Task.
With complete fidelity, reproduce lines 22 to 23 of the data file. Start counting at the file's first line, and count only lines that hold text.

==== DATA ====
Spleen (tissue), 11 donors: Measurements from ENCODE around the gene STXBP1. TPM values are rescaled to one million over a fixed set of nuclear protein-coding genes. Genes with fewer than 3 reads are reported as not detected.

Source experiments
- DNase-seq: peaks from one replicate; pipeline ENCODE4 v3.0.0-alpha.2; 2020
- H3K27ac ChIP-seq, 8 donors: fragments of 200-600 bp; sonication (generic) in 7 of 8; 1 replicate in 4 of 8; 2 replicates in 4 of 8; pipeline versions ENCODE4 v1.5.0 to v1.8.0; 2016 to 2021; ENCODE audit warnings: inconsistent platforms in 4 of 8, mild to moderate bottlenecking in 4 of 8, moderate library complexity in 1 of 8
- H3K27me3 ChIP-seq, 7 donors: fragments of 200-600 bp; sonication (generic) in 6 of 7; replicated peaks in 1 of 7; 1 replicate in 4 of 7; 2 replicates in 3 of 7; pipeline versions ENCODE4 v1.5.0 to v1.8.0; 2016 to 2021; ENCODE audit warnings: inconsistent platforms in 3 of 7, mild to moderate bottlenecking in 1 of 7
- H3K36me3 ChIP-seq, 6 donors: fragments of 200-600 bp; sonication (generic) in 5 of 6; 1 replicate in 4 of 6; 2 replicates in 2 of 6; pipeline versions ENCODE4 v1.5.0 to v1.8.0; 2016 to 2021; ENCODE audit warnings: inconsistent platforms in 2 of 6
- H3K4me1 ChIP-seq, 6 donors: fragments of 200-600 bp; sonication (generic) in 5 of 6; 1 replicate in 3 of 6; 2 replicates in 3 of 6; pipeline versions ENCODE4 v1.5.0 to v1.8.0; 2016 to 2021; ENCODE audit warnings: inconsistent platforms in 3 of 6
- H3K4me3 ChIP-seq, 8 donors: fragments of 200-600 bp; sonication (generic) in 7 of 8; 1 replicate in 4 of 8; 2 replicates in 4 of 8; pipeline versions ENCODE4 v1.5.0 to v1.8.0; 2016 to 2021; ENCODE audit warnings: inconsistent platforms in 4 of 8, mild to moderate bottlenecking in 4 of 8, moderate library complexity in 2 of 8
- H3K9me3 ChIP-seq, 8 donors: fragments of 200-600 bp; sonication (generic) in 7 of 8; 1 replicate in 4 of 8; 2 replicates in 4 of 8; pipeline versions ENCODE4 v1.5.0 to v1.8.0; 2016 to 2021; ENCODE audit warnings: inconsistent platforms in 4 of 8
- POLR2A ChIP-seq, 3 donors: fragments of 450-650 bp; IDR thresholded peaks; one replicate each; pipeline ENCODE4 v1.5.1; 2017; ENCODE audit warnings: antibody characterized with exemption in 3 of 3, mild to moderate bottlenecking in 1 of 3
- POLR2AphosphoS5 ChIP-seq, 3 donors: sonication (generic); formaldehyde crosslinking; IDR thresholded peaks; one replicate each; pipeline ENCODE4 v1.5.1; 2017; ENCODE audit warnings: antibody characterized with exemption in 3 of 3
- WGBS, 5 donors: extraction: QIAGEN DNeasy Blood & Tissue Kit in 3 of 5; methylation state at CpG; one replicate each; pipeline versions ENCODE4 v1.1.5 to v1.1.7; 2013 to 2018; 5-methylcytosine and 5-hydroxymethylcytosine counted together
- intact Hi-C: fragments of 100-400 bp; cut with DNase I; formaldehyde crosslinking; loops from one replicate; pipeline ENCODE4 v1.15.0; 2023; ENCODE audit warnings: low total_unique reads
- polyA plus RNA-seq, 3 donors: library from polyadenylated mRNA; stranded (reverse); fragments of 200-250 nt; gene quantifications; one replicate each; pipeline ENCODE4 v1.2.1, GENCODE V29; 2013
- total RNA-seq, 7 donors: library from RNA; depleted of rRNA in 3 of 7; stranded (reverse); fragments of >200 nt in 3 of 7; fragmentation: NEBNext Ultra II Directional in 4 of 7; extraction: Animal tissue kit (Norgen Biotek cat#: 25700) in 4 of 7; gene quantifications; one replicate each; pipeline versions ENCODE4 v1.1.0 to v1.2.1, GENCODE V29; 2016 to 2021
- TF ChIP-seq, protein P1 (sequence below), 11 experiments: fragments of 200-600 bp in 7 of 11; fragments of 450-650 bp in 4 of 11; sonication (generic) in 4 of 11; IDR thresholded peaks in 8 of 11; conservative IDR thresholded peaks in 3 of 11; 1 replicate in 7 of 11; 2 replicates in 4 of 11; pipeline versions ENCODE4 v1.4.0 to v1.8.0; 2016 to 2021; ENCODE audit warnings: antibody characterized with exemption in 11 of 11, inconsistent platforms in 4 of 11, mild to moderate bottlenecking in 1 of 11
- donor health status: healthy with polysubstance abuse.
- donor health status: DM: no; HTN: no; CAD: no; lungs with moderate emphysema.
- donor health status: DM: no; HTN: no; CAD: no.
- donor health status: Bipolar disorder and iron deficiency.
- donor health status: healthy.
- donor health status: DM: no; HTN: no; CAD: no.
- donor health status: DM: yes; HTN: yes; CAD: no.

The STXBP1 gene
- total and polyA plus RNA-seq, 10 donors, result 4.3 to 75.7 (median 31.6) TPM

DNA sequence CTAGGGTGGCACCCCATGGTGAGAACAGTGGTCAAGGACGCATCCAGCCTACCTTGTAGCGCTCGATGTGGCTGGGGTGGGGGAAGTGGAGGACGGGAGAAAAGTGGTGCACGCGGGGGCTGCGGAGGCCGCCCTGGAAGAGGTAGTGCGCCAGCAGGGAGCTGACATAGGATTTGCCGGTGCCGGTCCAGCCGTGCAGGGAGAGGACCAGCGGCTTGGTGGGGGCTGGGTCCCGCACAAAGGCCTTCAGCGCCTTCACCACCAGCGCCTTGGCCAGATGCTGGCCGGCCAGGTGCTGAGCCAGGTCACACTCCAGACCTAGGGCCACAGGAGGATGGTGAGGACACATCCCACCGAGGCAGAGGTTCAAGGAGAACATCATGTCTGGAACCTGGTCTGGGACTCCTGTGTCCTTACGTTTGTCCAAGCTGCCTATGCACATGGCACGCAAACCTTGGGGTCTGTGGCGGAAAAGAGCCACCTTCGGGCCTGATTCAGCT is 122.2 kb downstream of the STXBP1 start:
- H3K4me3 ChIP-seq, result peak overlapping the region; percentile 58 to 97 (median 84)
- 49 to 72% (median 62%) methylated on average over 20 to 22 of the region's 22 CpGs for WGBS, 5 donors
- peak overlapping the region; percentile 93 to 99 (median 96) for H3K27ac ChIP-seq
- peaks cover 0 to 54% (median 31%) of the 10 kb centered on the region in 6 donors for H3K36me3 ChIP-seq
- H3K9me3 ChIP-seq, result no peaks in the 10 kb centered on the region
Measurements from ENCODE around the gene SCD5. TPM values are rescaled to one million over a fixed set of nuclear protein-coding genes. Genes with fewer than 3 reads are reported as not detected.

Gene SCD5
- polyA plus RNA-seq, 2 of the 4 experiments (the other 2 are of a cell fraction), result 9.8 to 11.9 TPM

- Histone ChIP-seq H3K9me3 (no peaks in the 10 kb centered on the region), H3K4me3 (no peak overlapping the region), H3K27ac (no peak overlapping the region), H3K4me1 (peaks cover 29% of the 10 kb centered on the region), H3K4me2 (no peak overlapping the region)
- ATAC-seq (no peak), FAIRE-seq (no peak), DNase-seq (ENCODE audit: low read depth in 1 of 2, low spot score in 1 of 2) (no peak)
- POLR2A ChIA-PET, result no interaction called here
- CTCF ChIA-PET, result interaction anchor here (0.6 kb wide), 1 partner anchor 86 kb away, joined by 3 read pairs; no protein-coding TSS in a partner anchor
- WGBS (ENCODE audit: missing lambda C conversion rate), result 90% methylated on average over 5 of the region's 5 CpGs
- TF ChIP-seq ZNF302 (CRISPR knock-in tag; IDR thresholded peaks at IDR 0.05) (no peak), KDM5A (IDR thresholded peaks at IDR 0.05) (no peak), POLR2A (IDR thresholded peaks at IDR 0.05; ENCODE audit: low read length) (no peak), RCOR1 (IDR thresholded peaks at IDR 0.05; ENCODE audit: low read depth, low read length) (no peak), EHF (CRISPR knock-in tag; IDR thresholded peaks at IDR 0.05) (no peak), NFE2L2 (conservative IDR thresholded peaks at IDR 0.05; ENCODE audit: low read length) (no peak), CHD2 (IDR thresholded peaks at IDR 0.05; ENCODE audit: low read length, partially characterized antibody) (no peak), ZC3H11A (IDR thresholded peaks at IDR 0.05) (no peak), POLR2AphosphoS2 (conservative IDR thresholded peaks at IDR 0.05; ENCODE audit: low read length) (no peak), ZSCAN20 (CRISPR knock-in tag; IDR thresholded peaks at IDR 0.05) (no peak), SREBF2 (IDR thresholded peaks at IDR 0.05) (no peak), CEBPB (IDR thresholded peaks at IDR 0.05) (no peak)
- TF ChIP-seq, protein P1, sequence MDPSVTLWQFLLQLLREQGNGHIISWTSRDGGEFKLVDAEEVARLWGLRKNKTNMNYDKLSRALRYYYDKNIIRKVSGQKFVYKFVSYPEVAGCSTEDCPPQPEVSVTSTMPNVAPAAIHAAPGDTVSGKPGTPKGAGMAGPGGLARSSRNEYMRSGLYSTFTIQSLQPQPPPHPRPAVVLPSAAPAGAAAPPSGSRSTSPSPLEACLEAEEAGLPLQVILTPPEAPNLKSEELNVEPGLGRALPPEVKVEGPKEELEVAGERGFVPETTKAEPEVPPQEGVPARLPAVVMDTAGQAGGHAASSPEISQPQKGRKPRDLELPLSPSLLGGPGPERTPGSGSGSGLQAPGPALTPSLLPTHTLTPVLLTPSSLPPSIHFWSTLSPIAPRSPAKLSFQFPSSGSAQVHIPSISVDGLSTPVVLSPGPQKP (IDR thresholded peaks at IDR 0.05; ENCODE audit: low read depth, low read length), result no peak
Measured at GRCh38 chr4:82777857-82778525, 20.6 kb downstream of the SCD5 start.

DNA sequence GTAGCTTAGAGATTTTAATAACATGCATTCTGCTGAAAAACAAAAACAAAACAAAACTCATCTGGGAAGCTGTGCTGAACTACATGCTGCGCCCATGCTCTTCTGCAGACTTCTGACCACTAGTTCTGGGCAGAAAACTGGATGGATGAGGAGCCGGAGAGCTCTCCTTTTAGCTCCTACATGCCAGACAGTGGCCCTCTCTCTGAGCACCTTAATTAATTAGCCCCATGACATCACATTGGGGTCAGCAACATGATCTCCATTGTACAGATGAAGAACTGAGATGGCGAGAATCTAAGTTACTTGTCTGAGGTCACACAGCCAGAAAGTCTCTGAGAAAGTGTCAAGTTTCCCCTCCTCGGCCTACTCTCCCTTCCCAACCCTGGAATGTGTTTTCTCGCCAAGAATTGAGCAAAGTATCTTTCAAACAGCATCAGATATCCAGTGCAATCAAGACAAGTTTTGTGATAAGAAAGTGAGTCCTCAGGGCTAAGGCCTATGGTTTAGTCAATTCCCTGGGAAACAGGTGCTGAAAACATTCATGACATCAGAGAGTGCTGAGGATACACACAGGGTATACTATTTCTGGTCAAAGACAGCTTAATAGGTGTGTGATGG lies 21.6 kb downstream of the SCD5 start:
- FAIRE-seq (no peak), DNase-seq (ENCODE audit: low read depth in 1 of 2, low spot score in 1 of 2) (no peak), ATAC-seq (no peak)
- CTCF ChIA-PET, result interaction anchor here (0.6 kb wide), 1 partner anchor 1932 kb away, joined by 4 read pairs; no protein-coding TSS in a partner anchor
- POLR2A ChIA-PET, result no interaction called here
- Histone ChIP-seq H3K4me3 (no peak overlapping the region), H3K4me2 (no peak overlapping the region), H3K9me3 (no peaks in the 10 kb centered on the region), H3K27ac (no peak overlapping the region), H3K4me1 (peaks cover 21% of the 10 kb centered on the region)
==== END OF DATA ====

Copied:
- donor health status: DM: no; HTN: no; CAD: no.
- donor health status: DM: yes; HTN: yes; CAD: no.